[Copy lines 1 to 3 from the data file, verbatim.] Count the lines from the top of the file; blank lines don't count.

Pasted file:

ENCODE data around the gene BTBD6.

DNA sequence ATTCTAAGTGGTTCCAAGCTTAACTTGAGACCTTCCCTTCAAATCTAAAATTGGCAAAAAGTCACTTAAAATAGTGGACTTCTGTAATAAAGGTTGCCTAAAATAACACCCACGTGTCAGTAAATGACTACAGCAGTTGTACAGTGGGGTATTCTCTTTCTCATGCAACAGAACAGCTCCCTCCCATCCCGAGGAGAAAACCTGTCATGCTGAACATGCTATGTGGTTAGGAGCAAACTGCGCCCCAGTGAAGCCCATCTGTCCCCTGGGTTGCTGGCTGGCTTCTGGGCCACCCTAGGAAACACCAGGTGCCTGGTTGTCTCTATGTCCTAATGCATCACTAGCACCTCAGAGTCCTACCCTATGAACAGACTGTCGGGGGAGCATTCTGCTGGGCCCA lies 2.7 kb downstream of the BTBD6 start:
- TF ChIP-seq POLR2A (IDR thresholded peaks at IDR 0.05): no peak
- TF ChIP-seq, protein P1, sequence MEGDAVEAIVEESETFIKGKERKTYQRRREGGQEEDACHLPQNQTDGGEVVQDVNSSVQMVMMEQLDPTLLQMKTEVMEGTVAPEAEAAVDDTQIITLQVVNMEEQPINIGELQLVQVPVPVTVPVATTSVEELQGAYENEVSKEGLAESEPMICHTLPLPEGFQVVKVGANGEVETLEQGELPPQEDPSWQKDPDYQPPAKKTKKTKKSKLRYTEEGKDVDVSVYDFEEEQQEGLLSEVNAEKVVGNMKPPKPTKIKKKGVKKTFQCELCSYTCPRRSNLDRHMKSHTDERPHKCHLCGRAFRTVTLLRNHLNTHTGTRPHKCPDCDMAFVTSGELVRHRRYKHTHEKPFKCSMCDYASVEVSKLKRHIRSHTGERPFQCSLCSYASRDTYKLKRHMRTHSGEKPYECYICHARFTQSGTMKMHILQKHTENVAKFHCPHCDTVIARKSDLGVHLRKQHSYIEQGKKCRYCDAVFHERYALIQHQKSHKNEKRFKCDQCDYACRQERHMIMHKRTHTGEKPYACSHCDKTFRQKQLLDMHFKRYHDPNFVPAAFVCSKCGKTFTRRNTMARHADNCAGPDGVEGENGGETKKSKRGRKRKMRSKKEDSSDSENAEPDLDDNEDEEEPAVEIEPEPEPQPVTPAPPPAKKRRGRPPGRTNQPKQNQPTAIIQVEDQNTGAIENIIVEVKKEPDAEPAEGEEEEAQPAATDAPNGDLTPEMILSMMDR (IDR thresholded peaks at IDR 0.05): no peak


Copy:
ENCODE data around the gene BTBD6.

DNA sequence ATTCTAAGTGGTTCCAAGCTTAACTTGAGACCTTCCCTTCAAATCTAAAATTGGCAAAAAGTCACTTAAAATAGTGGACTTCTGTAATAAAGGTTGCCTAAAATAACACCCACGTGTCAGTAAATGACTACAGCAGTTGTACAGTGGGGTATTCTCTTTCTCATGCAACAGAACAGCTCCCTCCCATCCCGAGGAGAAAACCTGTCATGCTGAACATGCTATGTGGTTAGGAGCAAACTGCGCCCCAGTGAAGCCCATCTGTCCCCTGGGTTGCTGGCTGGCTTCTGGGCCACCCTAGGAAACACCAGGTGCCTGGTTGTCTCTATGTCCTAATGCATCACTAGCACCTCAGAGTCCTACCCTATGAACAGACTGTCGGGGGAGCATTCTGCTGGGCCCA lies 2.7 kb downstream of the BTBD6 start:
- TF ChIP-seq POLR2A (IDR thresholded peaks at IDR 0.05): no peak